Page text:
On the second day of his visit to the capital, the minister renewed a commitment during separate meetings with Lebanese officials to a “Kuwaiti, Gulf, Arab and international message for Lebanon to not be a platform for any aggression, and for all borders to be controlled by the state.”
The minister met on Sunday with President Michel Aoun, Parliament Speaker Nabih Berri and Interior Minister Bassam Mawlawi.
After his talks with the Kuwaiti minister, Aoun stressed Lebanon’s “firm keenness to preserve the best relations with the Arab countries.”
The Kuwaiti minister held talks with Prime Minister Najib Mikati on Saturday night.
He also met Foreign Minister Abdullah Bou Habib, who is expected to visit Kuwait on Saturday.
Kuwait currently chairs the ministerial council of the Arab League.
Al-Sabah said that the visit was among various international efforts aimed at rebuilding confidence between Lebanon and the international arena.
The Kuwaiti minister’s statements had three central themes.
The first was a message of “sympathy, solidarity, synergy and love for the brotherly Lebanese people.”
Secondly, Al-Sabah urged Lebanese officials to adopt a position of neutrality and ensure that the country “will not be a platform for any aggression, while refraining from interfering in the internal affairs of Arab countries in general, and the Gulf in particular.”
His third message stressed a regional desire “to see a stable, secure and strong Lebanon by implementing international and Arab resolutions.”
Al-Sabah said that Lebanon “will review the messages I have conveyed to the Lebanese officials and ... we will soon receive a response.”
Lebanon’s ties with Gulf states plunged into a new crisis in October after comments by former Lebanese information minister George Kordahi criticizing the conflict in Yemen.
Kuwait was one of several members of the Gulf Cooperation Council, including Saudi Arabia, that responded to Kordahi’s remarks by expelling the Lebanese ambassador and recalling its envoy to Beirut.
Aoun said in a tweet on Sunday that Lebanon was keen on maintaining “the best relations” with the Gulf states and that the Kuwaiti proposals would be discussed before an appropriate position was announced.
Some linked Al-Sabah’s visit to the return of former Prime Minister Saad Hariri to Lebanon, but the Kuwaiti minister denied such a link.
He stressed: “The visit has nothing to do with internal Lebanese affairs. We do not interfere in Lebanese affairs.”
Hariri will announce on Monday his final decision on whether or not he will run in upcoming parliamentary elections.
His media office said that the former premier will deliver a speech at 4 p.m. on Monday from his residence.
For the second day in a row, hundreds of Hariri supporters flocked outside his home in the capital, demanding that he run in the election.
Addressing his supporters, Hariri said: “I have listened to you today and I want you to listen to me tomorrow.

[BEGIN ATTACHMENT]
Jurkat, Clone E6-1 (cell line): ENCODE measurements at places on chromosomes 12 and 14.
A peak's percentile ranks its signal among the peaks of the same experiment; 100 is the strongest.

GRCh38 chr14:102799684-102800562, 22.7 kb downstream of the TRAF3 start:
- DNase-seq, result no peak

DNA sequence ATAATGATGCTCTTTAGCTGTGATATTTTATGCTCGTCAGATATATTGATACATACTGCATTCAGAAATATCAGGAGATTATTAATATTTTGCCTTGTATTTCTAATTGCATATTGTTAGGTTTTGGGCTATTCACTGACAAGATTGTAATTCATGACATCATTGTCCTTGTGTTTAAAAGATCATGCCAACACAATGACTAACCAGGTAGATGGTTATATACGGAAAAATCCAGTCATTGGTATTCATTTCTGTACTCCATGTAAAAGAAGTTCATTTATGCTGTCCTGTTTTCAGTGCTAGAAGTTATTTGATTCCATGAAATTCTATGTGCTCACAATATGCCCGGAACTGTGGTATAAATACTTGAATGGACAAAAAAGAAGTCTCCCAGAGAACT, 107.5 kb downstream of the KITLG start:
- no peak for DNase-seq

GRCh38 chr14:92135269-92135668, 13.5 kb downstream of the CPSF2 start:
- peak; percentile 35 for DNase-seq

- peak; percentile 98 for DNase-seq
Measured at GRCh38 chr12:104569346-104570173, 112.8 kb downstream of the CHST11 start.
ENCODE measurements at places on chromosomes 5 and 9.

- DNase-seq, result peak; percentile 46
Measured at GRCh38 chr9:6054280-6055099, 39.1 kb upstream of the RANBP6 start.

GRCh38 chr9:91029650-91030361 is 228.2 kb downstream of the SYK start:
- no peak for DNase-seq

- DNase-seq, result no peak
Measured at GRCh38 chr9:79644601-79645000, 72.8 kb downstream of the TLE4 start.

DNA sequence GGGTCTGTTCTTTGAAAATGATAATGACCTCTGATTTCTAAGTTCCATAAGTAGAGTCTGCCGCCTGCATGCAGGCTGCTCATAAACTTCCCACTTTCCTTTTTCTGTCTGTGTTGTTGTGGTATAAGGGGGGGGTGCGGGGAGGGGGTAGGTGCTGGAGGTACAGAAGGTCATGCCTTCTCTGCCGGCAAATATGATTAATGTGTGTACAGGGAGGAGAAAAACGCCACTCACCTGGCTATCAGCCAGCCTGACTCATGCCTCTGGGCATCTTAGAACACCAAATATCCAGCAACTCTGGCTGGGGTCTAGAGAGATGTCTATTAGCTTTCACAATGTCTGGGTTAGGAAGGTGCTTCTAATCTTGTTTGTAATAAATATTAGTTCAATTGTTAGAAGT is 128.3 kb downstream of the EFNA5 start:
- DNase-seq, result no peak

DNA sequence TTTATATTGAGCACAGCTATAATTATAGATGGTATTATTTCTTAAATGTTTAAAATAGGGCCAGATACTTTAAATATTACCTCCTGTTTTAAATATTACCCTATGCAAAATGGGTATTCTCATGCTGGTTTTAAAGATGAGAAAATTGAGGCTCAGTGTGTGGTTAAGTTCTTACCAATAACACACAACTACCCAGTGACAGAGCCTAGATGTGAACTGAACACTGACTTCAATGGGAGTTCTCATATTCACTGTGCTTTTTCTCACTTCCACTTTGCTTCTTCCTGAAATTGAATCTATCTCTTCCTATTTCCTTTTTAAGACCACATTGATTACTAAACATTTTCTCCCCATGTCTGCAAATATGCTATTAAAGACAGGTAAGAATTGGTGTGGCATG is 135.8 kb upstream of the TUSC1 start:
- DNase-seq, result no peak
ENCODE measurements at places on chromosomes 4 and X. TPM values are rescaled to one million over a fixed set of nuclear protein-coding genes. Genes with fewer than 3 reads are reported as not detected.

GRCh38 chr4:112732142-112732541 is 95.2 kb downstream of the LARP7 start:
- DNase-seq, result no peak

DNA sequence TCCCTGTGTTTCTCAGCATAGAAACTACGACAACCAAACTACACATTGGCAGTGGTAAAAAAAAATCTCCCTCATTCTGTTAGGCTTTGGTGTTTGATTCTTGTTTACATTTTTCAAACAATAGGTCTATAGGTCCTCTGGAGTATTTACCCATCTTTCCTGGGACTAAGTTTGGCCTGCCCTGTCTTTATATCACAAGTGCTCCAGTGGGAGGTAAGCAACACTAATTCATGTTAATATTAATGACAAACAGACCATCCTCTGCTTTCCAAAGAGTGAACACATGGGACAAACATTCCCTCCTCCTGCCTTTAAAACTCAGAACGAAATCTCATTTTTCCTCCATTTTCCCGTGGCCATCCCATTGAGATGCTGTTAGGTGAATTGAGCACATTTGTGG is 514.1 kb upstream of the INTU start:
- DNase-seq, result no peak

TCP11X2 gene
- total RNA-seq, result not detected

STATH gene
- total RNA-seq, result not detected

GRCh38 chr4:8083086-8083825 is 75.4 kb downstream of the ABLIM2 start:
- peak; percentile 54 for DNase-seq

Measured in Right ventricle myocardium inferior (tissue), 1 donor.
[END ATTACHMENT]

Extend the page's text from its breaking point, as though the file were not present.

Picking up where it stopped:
“I assure you that my blood is yours, and this house’s doors will always be open to receive you all.”
He told journalists: “Sometimes one has to take a step back in order to move forward.”
Supporters carried pictures of Hariri along with the Lebanese and Future Movement flags, chanting slogans in support of the former prime minister.
They calling on Hariri to rescind his decision to refrain from running for elections, asking him not to abandon his supporters.
“Hariri and the Future Movement are among the country’s main political symbols, and we will not accept their abandonment,” one supporter said.
His decision is expected to have profound repercussions on the electoral process and Lebanese politics at large.
In his Sunday sermon, Maronite Patriarch Bechara Boutros Al-Rahi reiterated the importance of Lebanon’s neutrality.
“However, it’s unfortunate that this concept is completely absent from the speeches of officials and Lebanon thus remains hostage to regional axes,” Al-Rahi added.
During his joint press conference on Sunday with the Lebanese interior minister, Al-Sabah said: “We discussed the issue of drug smuggling from Lebanon, and we appreciate what Lebanon is doing."
He added: “We demanded mechanisms to ensure that shipments do not reach Kuwait and the rest of the region, and that Lebanese authorities should do this to restore confidence.
“There is a general desire for all Lebanese borders and outlets to be controlled by the state and for Lebanon to become more secure and stable.”
Mawlawi, Lebanon’s interior minister, said: “I reiterate the position of Lebanon and the Interior Ministry that rejects any verbal abuse of Kuwait. We discussed all issues related to border control and drug smuggling.”
A government source told Arab News: “The messages that Al-Sabah conveyed are the outcome of contact between France, Saudi Arabia and Kuwait, and they go in line with the principles contained in the Mikati government’s ministerial statement.”
The source added: “These messages will be discussed, and the Lebanese foreign minister will deliver Lebanon’s response during his visit to Kuwait.”
The source also commented on the possibility of Hezbollah ignoring these principles — as it has repeatedly done by insulting Gulf countries.
They said that the Lebanese government’s position “is the only one that matters, because it represents all of Lebanon.”
The government position is based on the ministerial statement that stresses Lebanon’s neutrality and insists on friendly relations with Arab and Gulf countries, the source added.
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